About Eastbourne


Sometimes the butt of jokes about its admittedly large retirement community, the town of Eastbourne's more traditional qualities are perhaps what attract people there more than anything else.

Whilst it has a plethora of historical features and architecture to be rightly proud of, as well as glorious beaches, decorative gardens lining the coast road and more hours of sunlight than rival English seaside towns, central Eastbourne has managed to avoid much of the full-scale commercialisation that would have made it much like neighbouring resort, Bounemouth.

Due to the fact that much of the sea-front has been preserved by its owner, the Duke of Devonshire, who has insisted the Victorian frontages remain, the town feels like a step into the past.

Sitting on a coastline dotted by Martello Towers (defensive relics from the Napoleonic Wars) and situated near to a small fort constructed at around the same time which now houses a military museum, Eastbourne has plenty of local history to offer, but that is not to say it isn't modernising too. A number of redevelopment projects have been completed in recent years in Eastbourne, some more welcomed by locals than others, and now the town can boast its own marina and extensive Arndale shopping centre.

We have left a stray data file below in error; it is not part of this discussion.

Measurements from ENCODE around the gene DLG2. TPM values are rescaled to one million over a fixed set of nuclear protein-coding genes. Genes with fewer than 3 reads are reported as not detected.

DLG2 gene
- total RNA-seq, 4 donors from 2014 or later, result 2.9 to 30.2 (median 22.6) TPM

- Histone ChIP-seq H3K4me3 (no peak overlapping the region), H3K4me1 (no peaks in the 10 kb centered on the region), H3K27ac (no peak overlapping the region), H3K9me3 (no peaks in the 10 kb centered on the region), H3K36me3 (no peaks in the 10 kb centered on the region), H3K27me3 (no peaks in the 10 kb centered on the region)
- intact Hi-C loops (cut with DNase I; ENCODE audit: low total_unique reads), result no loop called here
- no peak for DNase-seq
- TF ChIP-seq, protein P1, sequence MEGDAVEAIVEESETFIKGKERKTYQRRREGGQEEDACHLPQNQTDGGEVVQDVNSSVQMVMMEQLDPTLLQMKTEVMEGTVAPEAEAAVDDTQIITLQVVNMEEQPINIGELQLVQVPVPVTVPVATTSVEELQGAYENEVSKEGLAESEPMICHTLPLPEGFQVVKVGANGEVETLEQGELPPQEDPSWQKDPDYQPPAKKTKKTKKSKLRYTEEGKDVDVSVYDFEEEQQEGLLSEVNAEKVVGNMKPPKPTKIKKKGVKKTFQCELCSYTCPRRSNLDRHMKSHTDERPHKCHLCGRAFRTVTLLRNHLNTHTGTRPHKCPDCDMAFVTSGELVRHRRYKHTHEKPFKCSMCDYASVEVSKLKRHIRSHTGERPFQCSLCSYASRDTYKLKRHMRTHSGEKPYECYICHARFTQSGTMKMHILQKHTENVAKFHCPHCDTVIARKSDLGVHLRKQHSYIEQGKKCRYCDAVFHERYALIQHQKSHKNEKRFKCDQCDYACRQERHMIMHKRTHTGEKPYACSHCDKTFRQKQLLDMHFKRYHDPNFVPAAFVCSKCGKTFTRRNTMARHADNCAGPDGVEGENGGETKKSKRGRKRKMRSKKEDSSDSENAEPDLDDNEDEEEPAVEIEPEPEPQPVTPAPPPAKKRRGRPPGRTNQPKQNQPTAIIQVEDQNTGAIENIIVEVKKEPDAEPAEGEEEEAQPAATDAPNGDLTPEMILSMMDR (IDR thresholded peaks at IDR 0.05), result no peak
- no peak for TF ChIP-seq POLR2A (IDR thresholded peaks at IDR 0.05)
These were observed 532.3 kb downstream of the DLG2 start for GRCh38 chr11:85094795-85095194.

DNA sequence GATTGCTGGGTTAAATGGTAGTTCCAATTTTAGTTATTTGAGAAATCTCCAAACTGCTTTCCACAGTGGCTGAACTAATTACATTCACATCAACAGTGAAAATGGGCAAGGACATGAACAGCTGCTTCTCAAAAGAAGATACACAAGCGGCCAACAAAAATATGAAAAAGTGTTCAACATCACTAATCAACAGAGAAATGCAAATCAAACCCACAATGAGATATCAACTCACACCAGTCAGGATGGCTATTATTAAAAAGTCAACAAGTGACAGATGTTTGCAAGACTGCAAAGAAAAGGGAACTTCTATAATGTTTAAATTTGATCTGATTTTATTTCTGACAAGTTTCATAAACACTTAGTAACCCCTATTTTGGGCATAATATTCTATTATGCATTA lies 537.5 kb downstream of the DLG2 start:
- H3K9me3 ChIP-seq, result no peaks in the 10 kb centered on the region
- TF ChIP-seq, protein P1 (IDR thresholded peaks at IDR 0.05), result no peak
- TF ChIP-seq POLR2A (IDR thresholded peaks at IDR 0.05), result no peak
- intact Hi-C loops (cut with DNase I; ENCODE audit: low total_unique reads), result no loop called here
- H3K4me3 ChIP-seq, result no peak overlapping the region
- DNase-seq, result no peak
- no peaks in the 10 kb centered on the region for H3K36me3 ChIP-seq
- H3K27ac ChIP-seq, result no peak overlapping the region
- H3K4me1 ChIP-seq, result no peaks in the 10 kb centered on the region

The town plays host to several notable annual events, the most well known of which is the Eastbourne Tennis Tournament, a women's competition that is generally seen as a prelude to the Wimbledon Championship for the major stars of the game.

If tennis is not for you, then perhaps the 'Airbourne' air show may appeal: four days of displays from all manner of British and American aircraft, both historic - flights from restored Battle of Britain planes - and modern - the Red Arrows are frequent guests too.